3. In my judgment this contention is correct. It has been urged on behalf of the applicants that these slips of paper cannot be described as instruments of gaming because there is nothing to show for what purpose they were being used. It seems to me, however, that it is impossible to argue with any force that it is necessary in every case to show that the alleged instrument was in fact being used for the purpose of gaming because if it was necessary to show that, then the provisions of Section 6 of the Act, would be entirely useless. The very wording of the first part of that Section which speaks of any cards, dice, gaming-tables, cloths, boards or other instruments of gaming shows that it is not necessary to prove that the particular instrument was in fact used for gaming because cards, for instance, may be and are used for many purposes other than gaming and still the discovery of cards would justify the Courts in using that discovery as evidence until the contrary was shown that the place was being used as a common gaming house. In the circumstances of this case these slips of paper with numbers upon them were found and one of the facts with which we are confronted is that none of the applicants ever attempted to explain the purpose for which these slips were being used. Slips of this kind are commonly used for the purpose of betting or wagering, and in the circumstances it seems to me that the learned Magistrate was justified in concluding that these slips were being used as a means of or for the purpose of carrying on some form of gaming. They were instruments of gaming and their discovery was evidence which the Magistrate was entitled to consider as proving that the place where they were found was a common gaming house or in other words, that the other requisites of a common gaming house were established. As I have already said none of the applicants explained at the time or has since explained that these slips were being used for any purpose other than gaming or if they were used for gaming it was gaming of a kind which would not bring the place within the definition of a common gaming house. In these circumstances I am satisfied that the convictions were justified and there is no reason for interference in exercise of the revisional powers of this Court.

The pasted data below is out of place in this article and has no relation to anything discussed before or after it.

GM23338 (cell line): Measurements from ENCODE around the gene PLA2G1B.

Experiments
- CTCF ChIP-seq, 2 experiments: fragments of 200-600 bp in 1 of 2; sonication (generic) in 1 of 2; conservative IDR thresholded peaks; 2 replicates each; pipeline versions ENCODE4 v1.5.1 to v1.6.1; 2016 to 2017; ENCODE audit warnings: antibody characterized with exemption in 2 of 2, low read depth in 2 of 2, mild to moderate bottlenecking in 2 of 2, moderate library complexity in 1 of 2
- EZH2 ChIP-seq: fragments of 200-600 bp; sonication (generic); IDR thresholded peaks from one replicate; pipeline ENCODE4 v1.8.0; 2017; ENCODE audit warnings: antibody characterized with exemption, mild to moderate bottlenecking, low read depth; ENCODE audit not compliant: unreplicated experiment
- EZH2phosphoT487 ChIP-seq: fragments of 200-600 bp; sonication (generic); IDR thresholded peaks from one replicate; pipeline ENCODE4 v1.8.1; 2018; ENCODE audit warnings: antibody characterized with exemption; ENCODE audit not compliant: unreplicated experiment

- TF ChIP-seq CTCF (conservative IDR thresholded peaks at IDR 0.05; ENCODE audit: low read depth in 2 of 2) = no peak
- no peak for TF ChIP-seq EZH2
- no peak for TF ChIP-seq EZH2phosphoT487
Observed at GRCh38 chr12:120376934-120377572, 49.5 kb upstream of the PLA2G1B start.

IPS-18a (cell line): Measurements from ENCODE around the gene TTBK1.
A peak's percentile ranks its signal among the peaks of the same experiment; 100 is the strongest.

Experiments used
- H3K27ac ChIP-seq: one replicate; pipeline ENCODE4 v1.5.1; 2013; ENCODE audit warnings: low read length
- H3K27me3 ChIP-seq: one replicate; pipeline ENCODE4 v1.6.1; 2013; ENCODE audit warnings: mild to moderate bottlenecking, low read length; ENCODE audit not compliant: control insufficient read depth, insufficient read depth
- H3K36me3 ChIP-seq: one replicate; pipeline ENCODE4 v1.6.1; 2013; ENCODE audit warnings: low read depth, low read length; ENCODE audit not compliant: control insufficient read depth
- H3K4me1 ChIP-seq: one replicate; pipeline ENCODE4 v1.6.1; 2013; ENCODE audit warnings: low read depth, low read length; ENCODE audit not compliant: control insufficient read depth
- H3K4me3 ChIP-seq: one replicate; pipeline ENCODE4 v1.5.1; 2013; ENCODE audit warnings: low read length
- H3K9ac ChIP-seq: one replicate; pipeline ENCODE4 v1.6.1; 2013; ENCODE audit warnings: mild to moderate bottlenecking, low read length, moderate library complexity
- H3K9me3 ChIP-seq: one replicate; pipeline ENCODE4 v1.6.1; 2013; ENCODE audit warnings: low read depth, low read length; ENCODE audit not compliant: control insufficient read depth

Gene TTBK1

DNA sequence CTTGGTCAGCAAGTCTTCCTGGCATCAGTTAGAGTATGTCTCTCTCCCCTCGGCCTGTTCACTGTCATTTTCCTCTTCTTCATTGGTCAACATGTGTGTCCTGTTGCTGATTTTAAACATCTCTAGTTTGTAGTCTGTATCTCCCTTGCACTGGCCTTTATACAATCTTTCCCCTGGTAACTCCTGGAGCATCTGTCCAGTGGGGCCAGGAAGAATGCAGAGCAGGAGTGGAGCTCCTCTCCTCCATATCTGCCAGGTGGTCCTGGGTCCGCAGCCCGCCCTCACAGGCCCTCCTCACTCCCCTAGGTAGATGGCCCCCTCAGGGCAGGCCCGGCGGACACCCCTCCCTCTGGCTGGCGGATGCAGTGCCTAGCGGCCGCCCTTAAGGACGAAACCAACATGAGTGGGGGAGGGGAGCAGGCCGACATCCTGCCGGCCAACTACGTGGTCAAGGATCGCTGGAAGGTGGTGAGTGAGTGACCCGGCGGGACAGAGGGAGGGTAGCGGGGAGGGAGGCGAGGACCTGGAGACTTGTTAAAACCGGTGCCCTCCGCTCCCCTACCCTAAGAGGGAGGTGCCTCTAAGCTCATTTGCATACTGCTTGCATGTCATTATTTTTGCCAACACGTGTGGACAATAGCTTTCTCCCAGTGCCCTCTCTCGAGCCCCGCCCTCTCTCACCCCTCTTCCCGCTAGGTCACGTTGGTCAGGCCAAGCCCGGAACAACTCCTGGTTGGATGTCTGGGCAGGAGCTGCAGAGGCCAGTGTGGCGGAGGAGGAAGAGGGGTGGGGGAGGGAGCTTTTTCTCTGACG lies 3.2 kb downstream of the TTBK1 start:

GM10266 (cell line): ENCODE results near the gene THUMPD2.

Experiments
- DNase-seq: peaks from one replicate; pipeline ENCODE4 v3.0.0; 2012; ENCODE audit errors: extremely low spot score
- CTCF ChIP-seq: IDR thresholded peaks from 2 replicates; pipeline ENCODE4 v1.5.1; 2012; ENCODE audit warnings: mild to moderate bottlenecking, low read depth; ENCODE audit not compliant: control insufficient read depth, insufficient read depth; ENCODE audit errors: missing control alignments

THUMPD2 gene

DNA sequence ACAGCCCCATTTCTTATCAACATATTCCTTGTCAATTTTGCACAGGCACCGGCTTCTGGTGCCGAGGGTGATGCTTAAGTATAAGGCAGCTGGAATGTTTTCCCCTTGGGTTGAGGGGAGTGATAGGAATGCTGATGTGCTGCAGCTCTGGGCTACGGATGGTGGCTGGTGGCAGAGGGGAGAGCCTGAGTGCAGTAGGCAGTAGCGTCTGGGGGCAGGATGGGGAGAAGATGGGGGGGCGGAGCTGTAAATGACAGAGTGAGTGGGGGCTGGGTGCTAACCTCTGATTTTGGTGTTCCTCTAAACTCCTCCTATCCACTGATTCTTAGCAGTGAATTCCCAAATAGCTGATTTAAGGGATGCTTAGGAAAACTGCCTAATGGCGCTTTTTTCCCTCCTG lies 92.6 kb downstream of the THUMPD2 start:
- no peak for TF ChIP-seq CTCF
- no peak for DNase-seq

4. Learned counsel has urged that the sentence of imprisonment should not have been passed upon Qabul Singh as this was his first offence. There is some suggestion in the evidence that Qabul Singh has been carrying on an extensive business in the way of satta gambling and it was for the Magistrate to exercise his discretion in passing this sentence. I do not see any reason why I should interfere with this discretion. I therefore dismiss both the applications. Qabul Singh will surrender to his bail and serve out his sentence.